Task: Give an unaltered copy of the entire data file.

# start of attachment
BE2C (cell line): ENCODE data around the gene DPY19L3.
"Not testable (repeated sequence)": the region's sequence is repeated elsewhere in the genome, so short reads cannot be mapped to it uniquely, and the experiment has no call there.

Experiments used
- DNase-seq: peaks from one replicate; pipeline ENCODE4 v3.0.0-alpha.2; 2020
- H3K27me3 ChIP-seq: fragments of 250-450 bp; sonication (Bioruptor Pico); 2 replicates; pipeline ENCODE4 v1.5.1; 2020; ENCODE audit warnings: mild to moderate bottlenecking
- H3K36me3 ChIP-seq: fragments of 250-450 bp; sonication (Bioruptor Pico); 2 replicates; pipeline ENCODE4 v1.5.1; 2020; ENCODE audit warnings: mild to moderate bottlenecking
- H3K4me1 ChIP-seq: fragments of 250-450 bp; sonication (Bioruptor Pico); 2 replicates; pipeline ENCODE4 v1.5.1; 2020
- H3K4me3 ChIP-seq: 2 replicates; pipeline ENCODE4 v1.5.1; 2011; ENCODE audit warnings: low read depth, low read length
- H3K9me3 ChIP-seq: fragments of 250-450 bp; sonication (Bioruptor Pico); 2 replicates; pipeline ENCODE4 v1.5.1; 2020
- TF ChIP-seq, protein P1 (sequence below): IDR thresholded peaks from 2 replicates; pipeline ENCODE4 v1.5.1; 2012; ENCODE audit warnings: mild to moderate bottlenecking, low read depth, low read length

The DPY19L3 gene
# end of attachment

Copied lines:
BE2C (cell line): ENCODE data around the gene DPY19L3.
"Not testable (repeated sequence)": the region's sequence is repeated elsewhere in the genome, so short reads cannot be mapped to it uniquely, and the experiment has no call there.

Experiments used
- DNase-seq: peaks from one replicate; pipeline ENCODE4 v3.0.0-alpha.2; 2020
- H3K27me3 ChIP-seq: fragments of 250-450 bp; sonication (Bioruptor Pico); 2 replicates; pipeline ENCODE4 v1.5.1; 2020; ENCODE audit warnings: mild to moderate bottlenecking
- H3K36me3 ChIP-seq: fragments of 250-450 bp; sonication (Bioruptor Pico); 2 replicates; pipeline ENCODE4 v1.5.1; 2020; ENCODE audit warnings: mild to moderate bottlenecking
- H3K4me1 ChIP-seq: fragments of 250-450 bp; sonication (Bioruptor Pico); 2 replicates; pipeline ENCODE4 v1.5.1; 2020
- H3K4me3 ChIP-seq: 2 replicates; pipeline ENCODE4 v1.5.1; 2011; ENCODE audit warnings: low read depth, low read length
- H3K9me3 ChIP-seq: fragments of 250-450 bp; sonication (Bioruptor Pico); 2 replicates; pipeline ENCODE4 v1.5.1; 2020
- TF ChIP-seq, protein P1 (sequence below): IDR thresholded peaks from 2 replicates; pipeline ENCODE4 v1.5.1; 2012; ENCODE audit warnings: mild to moderate bottlenecking, low read depth, low read length

The DPY19L3 gene